South Africans today hold their sixth democratic elections which will usher in the fourth president of the country since the end of apartheid in 1994.
South Africa’s three elected presidents since 1994 are Cdes Nelson Mandela, Thabo Mbeki and Jacob Zuma.
According to reports in the neighbouring country, the majority of registered voters in South Africa feel the general elections will be free and fair. This is according to a latest results by a market research company, Ipsos Group, SA.
On Monday, special votes were cast and continued yesterday with the main voting day being today.
Incumbent President Cyril Ramaphosa will lead the ANC in today’s elections against his main challenger Mr Mmusi Maimane of the Democratic Alliance and Julius Malema-led EFF as he seeks to retain the party’s majority status.
President Ramaphosa assumed office in February last year, following the resignation of former President Jacob Zuma.
Opinion polls show that the ruling ANC will win with approximately 60 percent of the vote.
Ipsos’ final poll which was released yesterday, say the ANC will receive more than 60 percent of the national vote, regardless of the voter turnout.
“The poll’s key national takeaways suggest that: the ANC will still be the ruling party after May 8 and the DA will be the official opposition in the country and; the ANC draws support from all over the country, but especially from Gauteng and KwaZulu-Natal,” says Ipsos.
The DA support is concentrated in the Western Cape and Gauteng while the Julius Malema-led EFF support is strongest in Gauteng, the Free State and Limpopo.
Depending on whether there is low, medium, or high turnout, the ANC is predicted to bag between 61 percent and 65 percent of the national vote, said Ipsos.
The Ipsos study suggests that in a low voter turnout scenario, ANC voters seem more committed to vote and that the party support will increase notably.
“In a high voter turnout scenario, the ANC succeeds in convincing voters, who would otherwise not have voted, to come out and participate. Thus, both a low turnout and high turnout will be to the singular advantage of the ANC.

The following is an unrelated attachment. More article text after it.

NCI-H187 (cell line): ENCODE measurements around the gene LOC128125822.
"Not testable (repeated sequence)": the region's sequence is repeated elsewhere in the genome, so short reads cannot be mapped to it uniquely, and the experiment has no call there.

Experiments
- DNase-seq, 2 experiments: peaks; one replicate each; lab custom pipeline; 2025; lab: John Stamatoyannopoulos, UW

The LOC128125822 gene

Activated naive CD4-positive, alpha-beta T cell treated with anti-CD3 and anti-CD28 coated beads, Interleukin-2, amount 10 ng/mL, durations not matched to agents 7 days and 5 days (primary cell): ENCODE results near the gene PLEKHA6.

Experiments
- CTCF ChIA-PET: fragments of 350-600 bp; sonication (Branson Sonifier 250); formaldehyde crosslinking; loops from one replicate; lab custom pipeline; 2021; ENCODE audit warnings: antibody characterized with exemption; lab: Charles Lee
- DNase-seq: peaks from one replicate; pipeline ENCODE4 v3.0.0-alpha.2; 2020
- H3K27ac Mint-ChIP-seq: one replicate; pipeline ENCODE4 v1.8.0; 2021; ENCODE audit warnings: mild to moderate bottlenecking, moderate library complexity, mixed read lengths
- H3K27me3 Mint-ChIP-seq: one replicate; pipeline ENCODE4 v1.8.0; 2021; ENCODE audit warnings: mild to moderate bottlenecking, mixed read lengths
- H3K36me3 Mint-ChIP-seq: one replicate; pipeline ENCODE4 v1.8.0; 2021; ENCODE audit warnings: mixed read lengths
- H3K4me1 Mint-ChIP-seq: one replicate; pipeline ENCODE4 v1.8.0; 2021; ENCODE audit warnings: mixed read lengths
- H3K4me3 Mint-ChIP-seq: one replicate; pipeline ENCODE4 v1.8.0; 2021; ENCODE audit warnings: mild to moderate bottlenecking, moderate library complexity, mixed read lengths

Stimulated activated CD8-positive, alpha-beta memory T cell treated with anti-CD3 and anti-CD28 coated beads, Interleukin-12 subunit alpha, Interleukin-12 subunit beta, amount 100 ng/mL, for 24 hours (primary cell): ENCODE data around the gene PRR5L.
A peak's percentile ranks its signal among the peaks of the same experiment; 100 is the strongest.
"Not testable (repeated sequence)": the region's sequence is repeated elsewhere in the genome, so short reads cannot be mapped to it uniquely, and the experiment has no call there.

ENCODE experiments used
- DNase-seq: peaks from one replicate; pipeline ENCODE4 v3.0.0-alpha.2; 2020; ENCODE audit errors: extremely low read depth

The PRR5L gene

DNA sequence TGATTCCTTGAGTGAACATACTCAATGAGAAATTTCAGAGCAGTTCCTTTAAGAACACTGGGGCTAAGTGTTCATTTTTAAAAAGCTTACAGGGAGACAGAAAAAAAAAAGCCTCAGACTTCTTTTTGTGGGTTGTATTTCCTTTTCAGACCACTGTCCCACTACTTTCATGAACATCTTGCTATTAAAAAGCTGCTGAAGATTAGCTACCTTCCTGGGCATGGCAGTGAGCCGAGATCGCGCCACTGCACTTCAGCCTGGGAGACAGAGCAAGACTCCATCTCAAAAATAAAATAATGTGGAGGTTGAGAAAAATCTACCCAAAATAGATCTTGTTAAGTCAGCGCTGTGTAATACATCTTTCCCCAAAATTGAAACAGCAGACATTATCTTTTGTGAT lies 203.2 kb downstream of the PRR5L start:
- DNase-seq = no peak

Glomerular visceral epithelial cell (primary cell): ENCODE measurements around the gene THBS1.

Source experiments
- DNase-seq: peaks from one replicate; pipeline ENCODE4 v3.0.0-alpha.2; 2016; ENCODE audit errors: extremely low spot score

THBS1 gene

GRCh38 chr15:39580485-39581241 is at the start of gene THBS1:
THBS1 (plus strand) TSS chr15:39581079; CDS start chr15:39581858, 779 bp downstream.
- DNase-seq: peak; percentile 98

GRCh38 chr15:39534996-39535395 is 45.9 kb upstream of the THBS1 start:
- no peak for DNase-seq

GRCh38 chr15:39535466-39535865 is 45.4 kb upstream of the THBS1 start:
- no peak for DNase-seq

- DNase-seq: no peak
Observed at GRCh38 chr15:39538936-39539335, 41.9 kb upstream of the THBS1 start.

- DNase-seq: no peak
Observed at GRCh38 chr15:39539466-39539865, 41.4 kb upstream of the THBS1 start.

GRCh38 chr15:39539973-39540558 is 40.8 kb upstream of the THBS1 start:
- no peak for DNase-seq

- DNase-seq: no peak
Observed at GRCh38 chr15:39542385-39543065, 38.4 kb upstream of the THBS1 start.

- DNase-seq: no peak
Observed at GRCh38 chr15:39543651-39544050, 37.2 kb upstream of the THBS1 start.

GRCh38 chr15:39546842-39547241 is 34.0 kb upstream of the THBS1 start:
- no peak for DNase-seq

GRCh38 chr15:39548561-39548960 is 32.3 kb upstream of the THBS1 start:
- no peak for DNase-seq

“The support for other parties is far more consistent across the four scenarios,” according to Ipsos.
An 11-member Zanu-PF delegation is also in South Africa to observe the elections. The team is led by the party’s secretary for Finance Cde Patrick Chinamasa and has been assigned by President Mnangagwa to represent the ruling party and the country. They are monitoring the pre-election processes and the elections themselves.
The team of observers attended an ANC “Siyanqoba” star rally at Ellis Park on Sunday.
The ruling party’s secretary for Information and Publicity Cde Simon Khaya Moyo, who is part of the delegation, said the South African ruling party was poised for victory.
Meanwhile, African Union Election Observer Mission has hailed the peaceful environment and lack of tension prevailing ahead of South Africa’s general elections.
In his address to parliamentarians during a courtesy call at the Pan African Parliament, the head of the AU Election Observer Mission to SA and former Tanzanian President Mr Jakaya Kikwete commended South Africans for competing in peace saying it should be a lesson for other African countries.
Mr Kikwete said while an independent South Africa was the second last country to be created in Africa before South Sudan, Pretoria had quickly matured as a model of democracy on the continent.
“One open observation that I have made is that in a number of African countries before elections there is tension, a lot of tension, this is my third election to observe after the election in Zambia and most recently in Nigeria, but here there is no tension, but there is competition.”
He urged African countries to take a leaf from South Africa where political parties competed under an environment of calm as people of one united nation.